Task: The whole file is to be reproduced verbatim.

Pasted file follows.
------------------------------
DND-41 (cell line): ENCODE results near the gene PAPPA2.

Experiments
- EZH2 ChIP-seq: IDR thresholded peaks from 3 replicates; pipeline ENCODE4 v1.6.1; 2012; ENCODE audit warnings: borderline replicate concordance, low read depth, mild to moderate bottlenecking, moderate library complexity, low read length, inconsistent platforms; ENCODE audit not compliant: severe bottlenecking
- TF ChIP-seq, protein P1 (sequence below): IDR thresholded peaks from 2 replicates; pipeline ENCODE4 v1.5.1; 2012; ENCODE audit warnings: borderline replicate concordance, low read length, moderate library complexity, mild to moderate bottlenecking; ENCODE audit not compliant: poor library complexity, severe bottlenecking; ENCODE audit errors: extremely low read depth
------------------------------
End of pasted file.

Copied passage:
DND-41 (cell line): ENCODE results near the gene PAPPA2.

Experiments
- EZH2 ChIP-seq: IDR thresholded peaks from 3 replicates; pipeline ENCODE4 v1.6.1; 2012; ENCODE audit warnings: borderline replicate concordance, low read depth, mild to moderate bottlenecking, moderate library complexity, low read length, inconsistent platforms; ENCODE audit not compliant: severe bottlenecking
- TF ChIP-seq, protein P1 (sequence below): IDR thresholded peaks from 2 replicates; pipeline ENCODE4 v1.5.1; 2012; ENCODE audit warnings: borderline replicate concordance, low read length, moderate library complexity, mild to moderate bottlenecking; ENCODE audit not compliant: poor library complexity, severe bottlenecking; ENCODE audit errors: extremely low read depth